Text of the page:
Friday, February 08, 2013

The Writer's Glass - half-empty and leaking...

Today I sat down to continue reading Writing From the Inside Out by Dennis, but as I read his ideas on psychological blocks and strategies, a few things came together in my mind. And one was: any new writer starting out would be entirely forgiven right now for just throwing in the towel and going off to do something else.

Whoa! I’ve been teaching writing for many years and I love helping people to learn the craft and get published. I had to sit back a moment and ask myself why I was being so pessimistic. Well, it’s coming from a variety of things right now, and here are some of the things I have gleaned from industry newsletters, blogs, sources and online chat.

1.      Advances. How low can they go? Some publishers are trying to get writers with debut novels to sign contracts with NO advance. They plead that the market is untried, the budget is strained, the writer is new … Why would you spend several years (at least) working your guts out on a novel and then accept no advance? Because you really want to be published by a “legit” publisher and you figure it’s worth it. The problem is: it’s not. No advance means no real incentive to market your book. You’re on your own with that.

2.      Along with lower and lower advances (citing the state of publishing right now) comes the warning to the less-than-best-selling writer. You’re mid-list and you’re not selling millions so we are forced to reduce your advance. There are murmurings in the UK and Australia that some publishers are starting to “shore up” their argument for lower advances by assuming that PLR and ELR will “make up the difference”.

3.       A lot of children’s and YA writers in particular are feeling jammed between the rock and the hard place – the dollar-making (but often brain-sapping, inspiration-sucking) series treadmill and the stand-alone quality novel that might get shortlisted for an award. If you want to write what’s in your heart and do your absolute best with it, where is there for you to go? Only a few books each year make important shortlists, and then sell more copies. If that’s what you want to write, you can be forgiven for wondering if you have any hope of getting it published. But with every second writer trying to pitch a series, that’s a torturous road, too.

4.      The move to self-publishing, especially in e-books. Yes, 50 Shades of Whatever is making a bomb. So are some others. An awful lot of writers are self-pubbing because they can’t get their books published by traditional publishers, and yes, a lot of those books maybe shouldn’t be published at all. Let’s not get into that. Let’s ask ourselves why writers with really good books (like Hugh Howey with Wool) are self-publishing and then retaining e-rights, or after years of trad publishing, are going it on their own.
Why is this happening?

Because the internet for writers is a combined publishing news service/information update/gossip hub. Savvy writers read and listen and see what is happening, and they don’t like it. They don’t like the low advances and the way they’re expected to do the marketing themselves, so they figure they might as well do it all anyway. If you were an author with a popular blog and a lot of followers on FB and Twitter, wouldn’t you consider it?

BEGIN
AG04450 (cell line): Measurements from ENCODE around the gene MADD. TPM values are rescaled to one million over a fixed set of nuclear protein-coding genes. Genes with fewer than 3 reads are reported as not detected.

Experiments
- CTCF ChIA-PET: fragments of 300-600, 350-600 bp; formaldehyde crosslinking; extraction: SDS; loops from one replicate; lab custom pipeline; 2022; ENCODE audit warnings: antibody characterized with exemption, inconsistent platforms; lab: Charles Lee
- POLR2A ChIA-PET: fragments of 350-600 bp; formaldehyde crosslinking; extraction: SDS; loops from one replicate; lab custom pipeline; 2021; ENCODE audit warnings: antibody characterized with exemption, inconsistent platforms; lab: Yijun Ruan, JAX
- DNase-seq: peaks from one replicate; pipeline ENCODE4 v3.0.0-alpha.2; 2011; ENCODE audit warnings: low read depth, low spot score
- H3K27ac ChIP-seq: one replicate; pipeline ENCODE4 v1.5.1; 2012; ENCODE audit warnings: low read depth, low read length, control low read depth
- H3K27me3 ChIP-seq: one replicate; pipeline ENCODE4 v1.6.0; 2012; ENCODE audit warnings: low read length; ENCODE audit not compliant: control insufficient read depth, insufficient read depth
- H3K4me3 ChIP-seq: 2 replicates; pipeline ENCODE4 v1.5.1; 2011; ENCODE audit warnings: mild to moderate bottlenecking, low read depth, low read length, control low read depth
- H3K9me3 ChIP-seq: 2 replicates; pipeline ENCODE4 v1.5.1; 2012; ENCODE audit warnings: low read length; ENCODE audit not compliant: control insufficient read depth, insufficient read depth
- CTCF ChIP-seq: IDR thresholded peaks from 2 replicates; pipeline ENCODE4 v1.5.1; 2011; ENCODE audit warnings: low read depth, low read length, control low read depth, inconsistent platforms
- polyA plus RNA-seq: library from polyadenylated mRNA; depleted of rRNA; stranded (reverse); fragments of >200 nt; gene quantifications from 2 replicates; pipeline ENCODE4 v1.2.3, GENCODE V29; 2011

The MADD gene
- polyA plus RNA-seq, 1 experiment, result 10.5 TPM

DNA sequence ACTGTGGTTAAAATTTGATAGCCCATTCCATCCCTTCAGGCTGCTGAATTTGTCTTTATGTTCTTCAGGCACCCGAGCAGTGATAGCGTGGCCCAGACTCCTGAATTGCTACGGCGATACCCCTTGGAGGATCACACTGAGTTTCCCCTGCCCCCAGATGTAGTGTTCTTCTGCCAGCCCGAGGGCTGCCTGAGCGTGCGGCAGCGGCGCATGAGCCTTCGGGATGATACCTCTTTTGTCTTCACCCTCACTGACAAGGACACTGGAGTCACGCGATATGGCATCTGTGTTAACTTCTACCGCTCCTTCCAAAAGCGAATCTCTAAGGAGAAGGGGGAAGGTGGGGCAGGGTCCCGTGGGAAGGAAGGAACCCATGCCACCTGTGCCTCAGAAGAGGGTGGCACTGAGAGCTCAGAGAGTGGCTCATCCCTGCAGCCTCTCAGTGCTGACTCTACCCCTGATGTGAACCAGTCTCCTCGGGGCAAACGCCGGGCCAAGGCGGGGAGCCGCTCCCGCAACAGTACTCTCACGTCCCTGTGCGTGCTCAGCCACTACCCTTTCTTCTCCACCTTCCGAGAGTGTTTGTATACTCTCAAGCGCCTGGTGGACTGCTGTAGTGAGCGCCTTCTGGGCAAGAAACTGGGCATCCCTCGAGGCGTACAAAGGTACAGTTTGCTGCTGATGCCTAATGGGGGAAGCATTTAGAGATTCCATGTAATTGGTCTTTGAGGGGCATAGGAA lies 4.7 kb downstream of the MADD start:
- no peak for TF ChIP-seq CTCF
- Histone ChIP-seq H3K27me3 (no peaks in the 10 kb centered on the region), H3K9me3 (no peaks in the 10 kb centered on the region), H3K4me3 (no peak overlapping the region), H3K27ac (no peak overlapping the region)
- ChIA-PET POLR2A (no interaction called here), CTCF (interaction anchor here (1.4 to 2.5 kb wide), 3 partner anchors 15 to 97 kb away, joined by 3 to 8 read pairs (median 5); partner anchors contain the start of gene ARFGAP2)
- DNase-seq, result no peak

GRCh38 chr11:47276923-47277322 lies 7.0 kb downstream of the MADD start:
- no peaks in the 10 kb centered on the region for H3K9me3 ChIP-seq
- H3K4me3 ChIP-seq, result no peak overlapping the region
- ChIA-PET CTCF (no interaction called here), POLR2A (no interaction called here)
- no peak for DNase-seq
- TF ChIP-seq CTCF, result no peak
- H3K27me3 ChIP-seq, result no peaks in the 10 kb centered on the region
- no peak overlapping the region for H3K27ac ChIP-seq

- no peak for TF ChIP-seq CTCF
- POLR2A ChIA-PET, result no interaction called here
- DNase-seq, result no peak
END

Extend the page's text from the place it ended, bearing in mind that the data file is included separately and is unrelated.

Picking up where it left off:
You know, I wish I had some answers to all of this. Two years ago, I thought by now that things would have settled down, and to some extent they have. E-book buying has leveled out. Mad-selling books are still with us but we don’t get quite so het up about them. Publishers are still doing great things with great books. But I also wonder (sadly) if trad publishers, in the backs of their minds, are relieved all those writers are self-publishing, and hoping they’ll all just go off and stop submitting unsolicited, and let “real” publishers get on with the job of making money out of “real” books.
Sheesh. I need a glass of wine. While I can still afford it! But I will return - with a post on the glass half-full (metaphorically speaking).


Ellen Gregory said...

Great post, Sherryl. But now I'm definitely looking forward to the 'glass half full' view!

Sherryl said...

Hope i can "raise your spirits" with it, Ellen (groan!). It is hard to be optimistic at the moment, though. I'll try to find some happier forecasts.

Katie said...

I wonder about point three a lot, too, especially when it comes to avoiding the inevitable series. What happened to amazing books that stand on their own? Or books that don't end in pointless cliffhangers? That seems to be all we're able to buy in the library I work in at the moment. And they're almost inevitably clones of whatever is popular at the moment.

It is quite frustrating.

Sherryl said...

I'm so glad to hear that from a librarian, Katie. I'm writing a stand-alone at the moment and trying to ignore the niggle that keeps popping up - what if they want a sequel? Because I don't have one and don't want to be forced to write one!

I enjoyed writing the Our Australian Girl books (4 of them) but that was because I was really only telling one solid story over the four.

Stand-alones are the books that resonate, that have the depth and complexity, and the heart. They're the ones that change kids' lives. But it's a brave publisher that can turn its back on series!